To begin with, it is readily apparent that the defendants intend to use any videotape for purposes entirely unrelated to the litigation as well as for the lawsuit itself. Rule 30(b)(2) was amended to permit videotaped depositions as a matter of routine in recognition of the fact that videotapes are a means of presenting deposition testimony to juries that is superior to readings from cold, printed records. It was not intended to be a vehicle for generating content for broadcast and other media. Hence, defendants' likely use of any videotape for purposes unrelated to the resolution of the dispute that is the subject of this lawsuit cuts in plaintiffs' favor.
The Supreme Court has noted the danger that a court's power to resolve cases may become the involuntary instrument of commercial interests. In Nixon v. Warner Communications, Inc., 435 U.S. 589, 98 S.Ct. 1306, 55 L.Ed.2d 570 (1978), tapes made in the White House during the Nixon administration were subpoenaed for use in a criminal trial. After the tapes were played in court, several broadcasters applied to copy, broadcast and sell portions of the tapes to the public. In discussing that application, the Court noted "the crucial fact that [the broadcasters] require[d] a court's cooperation in furthering their commercial plans." Id. at 602-03, 98 S.Ct. 1306. The Court went on to say that where evidence was given only in response to a court's demands, in that case a subpoena, the court
"has a responsibility to exercise an informed discretion as to the release of the tapes, with a sensitive appreciation of the circumstances that led to their production. This responsibility does not permit copying upon demand. Otherwise there would exist a danger that the court could become a partner in the use of the subpoenaed material `to gratify private spite or promote public scandal,' [cite omitted] with no corresponding assurance of public benefit." Id. at 603, 98 S.Ct. 1306.
The Court denied the application to copy and broadcast the tapes.
In a more recent case garnering intense publicity, the Eighth Circuit expressed similar concerns, writing that "as a matter of public policy, . . . courts should avoid becoming the instrumentalities of commercial or other private pursuits." United States v. McDougal, 103 F.3d 651, 658 (8th Cir. 1996), cert. denied sub nom. Citizens United v. U.S., ___ U.S. ___, 118 S.Ct. 49, 139 L.Ed.2d 15 (1997).
More broadly, there is another public interest at stake here. The judicial branch of government, insofar as it deals with civil cases, is a system for the resolution of what usually are private disputes. While many members of the public have an interest in every imaginable detail about the life of a rock star, virtually all have an interest in ensuring that everyone in our society have access to a fair and impartial judicial system without having to pay too high a price of admission in the form of the surrender of personal privacy. Thus, courts must be vigilant to ensure that their processes are not used improperly for purposes unrelated to their role.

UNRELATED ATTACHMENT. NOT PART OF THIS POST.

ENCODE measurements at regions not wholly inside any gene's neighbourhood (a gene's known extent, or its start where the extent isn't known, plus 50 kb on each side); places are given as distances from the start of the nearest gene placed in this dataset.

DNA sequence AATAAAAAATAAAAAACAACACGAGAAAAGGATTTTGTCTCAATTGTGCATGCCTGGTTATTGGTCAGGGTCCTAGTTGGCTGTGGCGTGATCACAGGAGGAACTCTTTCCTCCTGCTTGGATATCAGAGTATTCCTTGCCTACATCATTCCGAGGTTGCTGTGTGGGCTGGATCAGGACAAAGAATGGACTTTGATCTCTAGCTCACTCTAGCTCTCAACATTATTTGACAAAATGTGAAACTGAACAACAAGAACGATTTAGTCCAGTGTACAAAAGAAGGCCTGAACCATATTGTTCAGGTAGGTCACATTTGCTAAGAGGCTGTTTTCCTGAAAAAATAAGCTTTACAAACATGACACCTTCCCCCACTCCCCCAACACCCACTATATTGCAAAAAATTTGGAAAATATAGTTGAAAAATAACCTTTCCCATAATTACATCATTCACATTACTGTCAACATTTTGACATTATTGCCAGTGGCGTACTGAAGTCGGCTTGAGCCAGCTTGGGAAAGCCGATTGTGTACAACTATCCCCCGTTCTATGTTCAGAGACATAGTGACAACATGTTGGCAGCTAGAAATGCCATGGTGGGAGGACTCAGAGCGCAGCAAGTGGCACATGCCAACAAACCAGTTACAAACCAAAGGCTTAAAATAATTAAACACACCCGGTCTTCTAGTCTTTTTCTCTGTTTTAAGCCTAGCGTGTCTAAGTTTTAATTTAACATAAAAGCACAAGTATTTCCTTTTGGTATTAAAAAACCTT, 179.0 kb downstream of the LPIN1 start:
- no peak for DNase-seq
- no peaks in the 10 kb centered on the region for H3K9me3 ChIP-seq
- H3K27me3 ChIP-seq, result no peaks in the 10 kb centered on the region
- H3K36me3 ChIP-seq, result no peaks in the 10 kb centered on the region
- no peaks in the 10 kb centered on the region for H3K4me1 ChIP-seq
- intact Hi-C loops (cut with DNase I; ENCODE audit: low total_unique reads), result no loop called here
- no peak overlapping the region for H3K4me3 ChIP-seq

Any number of civil cases involve characteristics that take them out of the category of purely private matters. Certainly those in which the government itself is a party are a ready example. Moreover, some cases involve matters affecting public health, safety or welfare which might make it inappropriate to regard them as purely private even where the litigants are not "public" in any sense.
Given the existence of a legitimate litigation purpose for taping the deposition, the Court will permit the videotaping. But the videotape may be used solely for purposes of this litigation. To ensure that this is so, the Court will require the following conditions, which are to be embodied in a more detailed order:
See Inhofe v. Wiseman, 772 P.2d 389 (Okla. 1989) (permitting videotaped deposition but imposing protective order to prevent non-litigation use); see also Int'l Union, United Auto., Aerospace and Agric. Implement Workers of Am. v. Nat'l Caucus of Labor Comm., 525 F.2d 323 (2d Cir. 1975) (denying mandamus where district court barred videotaping deposition in view of potential abuse).
1. The parties shall select the videographer jointly.
2. Only the original videotape will be made. Copies or other video or audio recordings are prohibited.
3. The parties shall select a mutually agreeable non-party (the "Custodian") who will attend the deposition and take custody of each video cassette as soon as it is recorded. The order will direct the Custodian to safeguard and to permit no one to view, audit or copy the cassette(s) absent further order of the Court.
4. The Custodian shall submit to the jurisdiction of the Court for purposes of enforcing the provision of the order directed to the Custodian.
The parties are urged to agree upon the form of an order containing the foregoing provisions. Settle order, on or before July 6, 1999, on consent or, in default of consent, on two days' notice.